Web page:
Flipflops in the Rain


you say goodbye, and i say hello
July 17, 2012, 2:05 pm
Filed under: geek chic, obscure pop culture references, perfectly impossible

Good news: I’m going to start blogging again!

Bad(?) news: I’ve been dragging my flipflops on this decision for awhile, but I’m moving to a new site. If you want to follow me on my new adventures, you’ll have to update your favorites bar and resubscribe at http://achicknamedcarl.wordpress.com.

 

 

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Community Through Blogging

Editor’s note: I wrote the following essay for a class about social dynamics through communication technology, which is why it’s a bit longer than normal. If it’s not your cup of tea, my feelings won’t be hurt, but since it’s about the community I found through blogging, I’d recommend giving it a read. If you still don’t want to read it, then go watch a Pirates of the Caribbean marathon instead.

The world is becoming a smaller place, thanks to computer-mediated communication (CMC). Although some researchers argue that CMC may lead to superficial and less-inhibited relationships (Thurlow et. al, 2004), I believe it actually strengthens our bonds with other people. With CMC, we can just as quickly chat with our friends 3,000 miles away as we can with those sitting three feet away. We can even create live diaries, or blogs, that live on the Web and allow people to read our innermost thoughts, breaking down distance boundaries by building up emotional connections.

According to Baker and Moore, “Blogs can bring together likeminded and supportive communities and thus provide opportunities to relieve feelings of isolation” (2008, p. 747). This paper will expand on that idea and demonstrate how personal blogs build cohesion and encourage interaction, leading to a deeply engaged and enthusiastic online community.

Building Cohesion

Four years ago, I was living in Washington, D.C., where I hardly knew a soul. My previously active social life was nonexistent, and I was desperately homesick for the West Coast. So, using an alias, I created a blog, which I shared with my friends back home. Many of my early posts were painfully honest, expressing feelings I wouldn’t normally share with anyone, but the lack of face-to-face communication made me feel somewhat anonymous and free from the restraints that usually accompany offline communication (Thurlow et. al, 2004). At the same time, my vulnerability and self-disclosure helped my faraway friends feel a relational closeness that we may not have felt over our typical CMC methods, such as email or Facebook posts (Griffin, 2009).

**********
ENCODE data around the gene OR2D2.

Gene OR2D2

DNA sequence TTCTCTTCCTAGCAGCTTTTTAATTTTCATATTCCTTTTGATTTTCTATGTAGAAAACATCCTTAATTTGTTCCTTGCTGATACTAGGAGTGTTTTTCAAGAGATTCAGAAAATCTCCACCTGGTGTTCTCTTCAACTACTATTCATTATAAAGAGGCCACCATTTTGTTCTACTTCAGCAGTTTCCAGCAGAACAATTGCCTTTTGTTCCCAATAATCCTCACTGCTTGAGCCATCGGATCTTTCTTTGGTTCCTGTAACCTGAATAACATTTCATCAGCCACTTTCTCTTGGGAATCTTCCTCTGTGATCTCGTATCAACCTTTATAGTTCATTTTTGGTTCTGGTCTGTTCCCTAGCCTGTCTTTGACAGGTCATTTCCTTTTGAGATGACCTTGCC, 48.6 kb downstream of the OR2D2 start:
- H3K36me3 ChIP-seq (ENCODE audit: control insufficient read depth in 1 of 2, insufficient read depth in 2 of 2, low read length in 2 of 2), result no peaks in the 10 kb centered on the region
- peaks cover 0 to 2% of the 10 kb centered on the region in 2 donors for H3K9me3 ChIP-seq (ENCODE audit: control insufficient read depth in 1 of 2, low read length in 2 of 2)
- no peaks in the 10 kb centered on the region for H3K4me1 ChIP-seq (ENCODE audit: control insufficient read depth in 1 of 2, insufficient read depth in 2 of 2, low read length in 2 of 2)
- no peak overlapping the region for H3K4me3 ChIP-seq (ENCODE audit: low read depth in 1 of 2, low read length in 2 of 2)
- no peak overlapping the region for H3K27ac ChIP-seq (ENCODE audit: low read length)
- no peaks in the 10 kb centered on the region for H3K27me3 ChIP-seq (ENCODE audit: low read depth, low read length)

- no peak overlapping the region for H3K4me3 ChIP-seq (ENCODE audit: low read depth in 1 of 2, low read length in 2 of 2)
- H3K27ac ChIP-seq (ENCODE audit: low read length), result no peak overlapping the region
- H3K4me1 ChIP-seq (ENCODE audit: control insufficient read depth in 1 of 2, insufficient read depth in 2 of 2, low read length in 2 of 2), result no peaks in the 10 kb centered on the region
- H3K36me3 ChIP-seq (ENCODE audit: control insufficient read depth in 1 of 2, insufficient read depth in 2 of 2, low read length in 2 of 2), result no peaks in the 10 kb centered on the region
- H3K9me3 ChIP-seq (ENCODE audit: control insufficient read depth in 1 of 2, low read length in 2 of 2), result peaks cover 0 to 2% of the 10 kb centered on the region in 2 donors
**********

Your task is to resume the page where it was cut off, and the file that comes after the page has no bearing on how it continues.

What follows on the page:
Research has shown that blogging can have many beneficial effects on one’s well-being (Baker & Moore, 2008), and through consistent posting, I began to notice a change in my overall disposition and offline confidence. My writing began to morph, as well, and chatty musings and anecdotes replaced my diary-style therapy sessions, eventually leading to a much more diverse audience. “For many young people, keeping a Web journal is less about soul-searching than about keeping in touch with a circle of friends and perhaps expanding it” (Gallagher, 2002).

Encouraging Interaction

I soon discovered readers from all over were visiting my mundane little corner of the world. Even though I was posting for people back home, strangers with similar interests commented on each post, leading me to realize that the Internet could help me interact with new friends while still reconnecting with my old ones. Using my blog as a networking tool, I soon discovered other D.C. bloggers with similar interests, leading to several offline friendships I may not have otherwise found.

Personal blogs are an easy way for people to create new friendships because the authors are voluntarily disclosing personal information to the masses, which leads to social penetration among peers (Griffin, 2009). The potential for intimacy increases because readers feel a relational closeness to an author who reveals private details about his or her personality. The blogging forum allows readers to engage directly with the writer by posting comments at the end of each post. Many blogs also include email contact information, allowing shy readers to communicate with the author in a less-public domain. These interactivity options provide a desirable advantage for building relationships and maintaining open dialogue (Thurlow et al, 2004), which helped me communicate with bloggers both inside and outside of the D.C. area.

Online Community

My personal blog and new blogging friendships motivated me to seek out 20-Something Bloggers (20sb), a network with only two requirements: “Be in your twenties. And have a personal blog” (20sb.net, 2011, para. 3).” The network was created in 2007 and has since grown to more than 10,000 members, all looking for an online space that connects them with like-minded people around the world.